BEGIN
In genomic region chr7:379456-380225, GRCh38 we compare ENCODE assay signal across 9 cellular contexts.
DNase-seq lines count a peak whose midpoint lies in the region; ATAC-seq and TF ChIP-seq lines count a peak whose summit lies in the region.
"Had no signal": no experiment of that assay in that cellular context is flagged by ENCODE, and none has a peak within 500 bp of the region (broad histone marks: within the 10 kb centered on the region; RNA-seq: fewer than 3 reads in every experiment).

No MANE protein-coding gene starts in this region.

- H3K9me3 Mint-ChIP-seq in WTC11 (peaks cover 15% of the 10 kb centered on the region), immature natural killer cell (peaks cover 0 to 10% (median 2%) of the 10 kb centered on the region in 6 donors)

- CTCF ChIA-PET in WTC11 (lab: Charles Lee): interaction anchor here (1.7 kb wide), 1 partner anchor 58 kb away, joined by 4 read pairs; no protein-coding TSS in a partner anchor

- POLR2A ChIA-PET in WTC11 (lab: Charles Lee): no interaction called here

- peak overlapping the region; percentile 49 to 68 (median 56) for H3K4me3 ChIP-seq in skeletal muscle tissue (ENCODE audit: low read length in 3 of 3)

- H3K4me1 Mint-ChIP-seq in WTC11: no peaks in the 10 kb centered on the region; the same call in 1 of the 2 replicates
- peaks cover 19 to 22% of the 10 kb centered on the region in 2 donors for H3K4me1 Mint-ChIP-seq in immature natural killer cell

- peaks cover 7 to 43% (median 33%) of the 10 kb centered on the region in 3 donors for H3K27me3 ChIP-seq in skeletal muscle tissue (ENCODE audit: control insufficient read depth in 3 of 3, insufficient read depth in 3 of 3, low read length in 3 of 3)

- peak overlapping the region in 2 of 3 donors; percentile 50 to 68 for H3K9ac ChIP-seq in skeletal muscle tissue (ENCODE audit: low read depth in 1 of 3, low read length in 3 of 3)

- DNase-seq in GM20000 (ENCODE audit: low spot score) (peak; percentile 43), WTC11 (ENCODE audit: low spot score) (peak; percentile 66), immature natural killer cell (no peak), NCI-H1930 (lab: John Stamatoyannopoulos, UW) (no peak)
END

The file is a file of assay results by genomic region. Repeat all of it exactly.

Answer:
In genomic region chr7:379456-380225, GRCh38 we compare ENCODE assay signal across 9 cellular contexts.
DNase-seq lines count a peak whose midpoint lies in the region; ATAC-seq and TF ChIP-seq lines count a peak whose summit lies in the region.
"Had no signal": no experiment of that assay in that cellular context is flagged by ENCODE, and none has a peak within 500 bp of the region (broad histone marks: within the 10 kb centered on the region; RNA-seq: fewer than 3 reads in every experiment).

No MANE protein-coding gene starts in this region.

- H3K9me3 Mint-ChIP-seq in WTC11 (peaks cover 15% of the 10 kb centered on the region), immature natural killer cell (peaks cover 0 to 10% (median 2%) of the 10 kb centered on the region in 6 donors)

- CTCF ChIA-PET in WTC11 (lab: Charles Lee): interaction anchor here (1.7 kb wide), 1 partner anchor 58 kb away, joined by 4 read pairs; no protein-coding TSS in a partner anchor

- POLR2A ChIA-PET in WTC11 (lab: Charles Lee): no interaction called here

- peak overlapping the region; percentile 49 to 68 (median 56) for H3K4me3 ChIP-seq in skeletal muscle tissue (ENCODE audit: low read length in 3 of 3)

- H3K4me1 Mint-ChIP-seq in WTC11: no peaks in the 10 kb centered on the region; the same call in 1 of the 2 replicates
- peaks cover 19 to 22% of the 10 kb centered on the region in 2 donors for H3K4me1 Mint-ChIP-seq in immature natural killer cell

- peaks cover 7 to 43% (median 33%) of the 10 kb centered on the region in 3 donors for H3K27me3 ChIP-seq in skeletal muscle tissue (ENCODE audit: control insufficient read depth in 3 of 3, insufficient read depth in 3 of 3, low read length in 3 of 3)

- peak overlapping the region in 2 of 3 donors; percentile 50 to 68 for H3K9ac ChIP-seq in skeletal muscle tissue (ENCODE audit: low read depth in 1 of 3, low read length in 3 of 3)

- DNase-seq in GM20000 (ENCODE audit: low spot score) (peak; percentile 43), WTC11 (ENCODE audit: low spot score) (peak; percentile 66), immature natural killer cell (no peak), NCI-H1930 (lab: John Stamatoyannopoulos, UW) (no peak)